Alumni Profile - Dr. Ted Hill (V'74)
Dr. Ted Hill (V’74) has spent his entire life immersed in the horse world. From growing up with a father who was deeply involved with Standardbreds and Quarter Horses, to his junior high years, when he showed horses in Delaware, to his veterinary education at Penn and years as a private equine practitioner, race track veterinarian and ultimately, Jockey Club Steward, horses have been Ted’s life from early childhood.
Ted recalls spending a lot of time observing veterinarians working on his family’s horses and the horses his father trained. Over time, Ted says, he thought it would be a very interesting profession to pursue. As a Delaware resident, Penn was the logical school for him.
“I applied to a couple of other schools, and was granted interviews, but was accepted at Penn – the decision was easy,” said Ted.
Ted has fond memories of his Penn Vet education, characterizing those four years as the “most memorable and enjoyable” of his life.
“I was exposed to such great teaching staff! I’m sure today’s students will say the same thing, but to have studied under people like Charlie Raker, Loren Evans, R.O. Davies and so many others – all of whom clearly wanted their students to succeed. They were stern and challenging, but always there for you.”
Ted spent the best part of his third and fourth years at New Bolton Center and describes it as “such a great time!” He recalls that New Bolton Center was especially busy during those years and fondly recounted the weekly visits to Dr. and Mrs. Boucher’s house, where Mrs. Boucher would serve milk and cookies and the students would relax in a family atmosphere.
Rounds early on Saturday morning were held in the old cattle barn and Dr. Boucher would stand with the students and other faculty and engage in extensive debates.
“We would all expound our theories about everything,” said Ted, “and then Dr. Boucher would step in and say, ‘That’s all very well – but we’ll find out more on the post-mortem floor!’ He had such great common sense and after all our highflying interpretations he would bring us firmly back to earth. These are wonderful memories and I formed so many great friendships during those years, many of which endure to this day.”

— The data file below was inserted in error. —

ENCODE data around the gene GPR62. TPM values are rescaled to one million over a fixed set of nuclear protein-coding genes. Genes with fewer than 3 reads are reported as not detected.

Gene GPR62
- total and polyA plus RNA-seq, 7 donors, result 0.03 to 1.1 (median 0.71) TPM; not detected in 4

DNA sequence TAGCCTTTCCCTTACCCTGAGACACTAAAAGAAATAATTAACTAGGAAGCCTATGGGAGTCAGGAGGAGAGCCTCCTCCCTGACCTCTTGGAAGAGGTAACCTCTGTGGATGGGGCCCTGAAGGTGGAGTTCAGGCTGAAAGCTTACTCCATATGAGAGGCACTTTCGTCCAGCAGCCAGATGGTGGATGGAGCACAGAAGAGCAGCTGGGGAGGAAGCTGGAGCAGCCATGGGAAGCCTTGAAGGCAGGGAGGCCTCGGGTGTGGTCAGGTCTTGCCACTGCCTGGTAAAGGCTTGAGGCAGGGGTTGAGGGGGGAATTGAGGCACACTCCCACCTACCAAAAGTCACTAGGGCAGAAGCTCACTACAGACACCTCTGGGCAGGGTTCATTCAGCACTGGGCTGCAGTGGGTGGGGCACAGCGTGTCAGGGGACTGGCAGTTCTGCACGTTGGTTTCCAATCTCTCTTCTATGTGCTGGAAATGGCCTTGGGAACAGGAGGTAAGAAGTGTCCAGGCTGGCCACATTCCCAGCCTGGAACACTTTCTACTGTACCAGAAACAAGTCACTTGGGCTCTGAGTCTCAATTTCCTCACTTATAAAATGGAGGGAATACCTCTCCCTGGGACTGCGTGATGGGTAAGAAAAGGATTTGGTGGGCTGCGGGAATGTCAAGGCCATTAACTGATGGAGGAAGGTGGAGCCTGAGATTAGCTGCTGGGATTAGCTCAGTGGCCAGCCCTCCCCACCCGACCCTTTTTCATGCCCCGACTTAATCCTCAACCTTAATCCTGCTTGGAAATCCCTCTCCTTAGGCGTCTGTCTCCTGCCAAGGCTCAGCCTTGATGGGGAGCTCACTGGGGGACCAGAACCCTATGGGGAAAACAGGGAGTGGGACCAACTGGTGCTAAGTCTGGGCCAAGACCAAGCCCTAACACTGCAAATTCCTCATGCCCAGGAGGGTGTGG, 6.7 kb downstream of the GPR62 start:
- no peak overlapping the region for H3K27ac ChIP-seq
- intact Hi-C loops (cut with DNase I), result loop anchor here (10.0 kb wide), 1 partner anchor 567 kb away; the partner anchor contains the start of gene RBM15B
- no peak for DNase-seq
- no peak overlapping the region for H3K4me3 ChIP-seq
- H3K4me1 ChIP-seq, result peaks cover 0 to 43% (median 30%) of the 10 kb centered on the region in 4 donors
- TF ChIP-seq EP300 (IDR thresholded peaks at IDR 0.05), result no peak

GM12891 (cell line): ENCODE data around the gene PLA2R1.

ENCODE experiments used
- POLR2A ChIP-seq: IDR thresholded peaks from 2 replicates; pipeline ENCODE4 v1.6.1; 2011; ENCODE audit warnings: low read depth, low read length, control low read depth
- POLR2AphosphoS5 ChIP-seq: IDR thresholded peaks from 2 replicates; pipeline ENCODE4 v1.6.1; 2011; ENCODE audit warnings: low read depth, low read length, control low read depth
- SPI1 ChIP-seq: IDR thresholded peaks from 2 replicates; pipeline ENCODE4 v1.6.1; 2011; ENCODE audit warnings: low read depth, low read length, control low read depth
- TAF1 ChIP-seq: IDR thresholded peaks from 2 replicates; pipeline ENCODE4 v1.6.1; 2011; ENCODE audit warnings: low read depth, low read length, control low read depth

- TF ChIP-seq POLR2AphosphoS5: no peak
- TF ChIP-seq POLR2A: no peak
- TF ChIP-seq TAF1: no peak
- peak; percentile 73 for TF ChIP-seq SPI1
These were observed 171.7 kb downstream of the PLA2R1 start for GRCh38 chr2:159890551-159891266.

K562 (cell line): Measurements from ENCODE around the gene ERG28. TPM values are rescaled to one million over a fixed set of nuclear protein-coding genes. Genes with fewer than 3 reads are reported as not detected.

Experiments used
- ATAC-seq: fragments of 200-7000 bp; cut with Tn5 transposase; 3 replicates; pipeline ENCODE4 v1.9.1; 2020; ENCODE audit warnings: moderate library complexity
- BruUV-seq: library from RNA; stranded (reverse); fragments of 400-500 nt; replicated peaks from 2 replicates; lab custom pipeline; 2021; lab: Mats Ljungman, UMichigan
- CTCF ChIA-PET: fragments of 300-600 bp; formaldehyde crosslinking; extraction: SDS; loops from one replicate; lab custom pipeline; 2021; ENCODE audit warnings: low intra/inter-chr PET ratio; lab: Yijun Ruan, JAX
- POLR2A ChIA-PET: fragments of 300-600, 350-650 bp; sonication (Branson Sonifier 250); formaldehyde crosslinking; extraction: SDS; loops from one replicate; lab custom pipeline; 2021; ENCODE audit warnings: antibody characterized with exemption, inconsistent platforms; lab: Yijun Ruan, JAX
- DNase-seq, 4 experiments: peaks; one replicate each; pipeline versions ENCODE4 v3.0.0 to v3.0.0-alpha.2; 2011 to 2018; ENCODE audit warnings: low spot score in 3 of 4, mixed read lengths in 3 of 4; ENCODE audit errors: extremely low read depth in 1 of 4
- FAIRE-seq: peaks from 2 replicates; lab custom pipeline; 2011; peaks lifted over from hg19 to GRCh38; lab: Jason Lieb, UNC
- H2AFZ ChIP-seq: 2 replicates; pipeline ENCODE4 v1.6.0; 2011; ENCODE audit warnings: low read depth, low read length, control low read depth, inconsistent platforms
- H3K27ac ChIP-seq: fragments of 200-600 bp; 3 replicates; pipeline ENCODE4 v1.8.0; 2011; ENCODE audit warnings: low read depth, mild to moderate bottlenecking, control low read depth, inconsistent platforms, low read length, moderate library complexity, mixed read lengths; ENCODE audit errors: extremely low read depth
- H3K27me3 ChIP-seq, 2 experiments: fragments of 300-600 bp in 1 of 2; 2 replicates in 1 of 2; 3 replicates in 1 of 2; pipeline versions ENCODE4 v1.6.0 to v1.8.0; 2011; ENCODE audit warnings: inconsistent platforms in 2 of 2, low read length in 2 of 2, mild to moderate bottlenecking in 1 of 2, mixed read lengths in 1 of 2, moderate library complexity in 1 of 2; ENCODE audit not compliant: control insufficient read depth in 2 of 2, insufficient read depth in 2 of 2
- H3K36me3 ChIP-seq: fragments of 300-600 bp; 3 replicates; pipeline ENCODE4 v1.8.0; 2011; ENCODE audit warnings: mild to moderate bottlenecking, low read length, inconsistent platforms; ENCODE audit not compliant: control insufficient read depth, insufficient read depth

After graduating, Ted went into private equine practice in Miami, Fla. It was a large practice and he remembers it as a great experience during which he was able to work with outstanding people. He is still in touch with them. His next professional move was to go into private practice with Dr. Jim Hill, then partowner of the great Seattle Slew. This meant a move to New York.
During that time he was approached by Dr. Manual Alan Gilman (V’45) to work as an official track veterinarian. Dr. Gilman spent 32 years as chief examining veterinarian at New York racetracks and later served as Jockey Club Steward at Aqueduct, Belmont and Saratoga racetracks. Ted enjoyed private practice and wasn’t sure about going to work at the track as an official. Ultimately, he committed to giving Dr. Gilman a year, which became a 20-year career.
It was Ogden Mills “Dinny” Phipps who approached Ted about becoming a Jockey Club Steward. Ted recalls that it represented a drastic change from what he was doing and loved and he was unsure about pursuing it.
“The deciding factor for me was that Mr. Phipps wanted me to remain very active in the veterinary profession – not just being a race day steward, but staying active in my work, the AAEP and all the veterinary issues that arise at the race track,” said Ted.
Ted speaks highly of the values and standards expected by Mr. Phipps.
“There are no compromises. The principles by which he operates are very straightforward – do the right thing, be fair with everyone regardless of rank or position and always take the high road. My father worked by those principles – it is easy to work for someone when you know there are no gray areas.”
Some of the difficulties of being a track veterinarian or Jockey Club Steward are the conflicting opinions of many people.
“As a veterinarian or steward I make decisions and stand by them,” said Ted. “You may seek advice from other professionals but when you are there protecting the horse, and laymen challenge your position, I always return to the fact that the horse’s welfare is my top priority. You are there to protect the horse, and that necessarily means you are protecting the owner, the trainer, the race-going public, whether they understand that or not.”
Ted is very proud of his affiliation with the International Conference of Racing Analysts and Veterinarians (ICRAV). This unique conference takes place every two years and has just concluded in Philadelphia. For the past six years, Ted has chaired the veterinary group of this conference in places as diverse as New Zealand and Turkey. It is, he says, a one-of-akind meeting at which there is probably more relevant analytical and regulatory information shared than at any other professional gathering – a very special, valuable and worthwhile enterprise.
This year he steps down as Chairman, but cheerfully observed that in 2014 the conference will be held in Mauritius, which will allow him to indulge in another of his passions – scuba-diving.
When he is not calling major races at Saratoga and elsewhere, he and his wife Caroline love to scuba-dive, boat and play with their two standard poodles on the Florida or Delaware beaches, where Ted still has his boyhood home to return to. For this busy and influential Penn Vet graduate, there is no sign of a slow-down. The veterinary profession is fortunate indeed to have a person of Dr. Hill’s experience and caliber in its midst.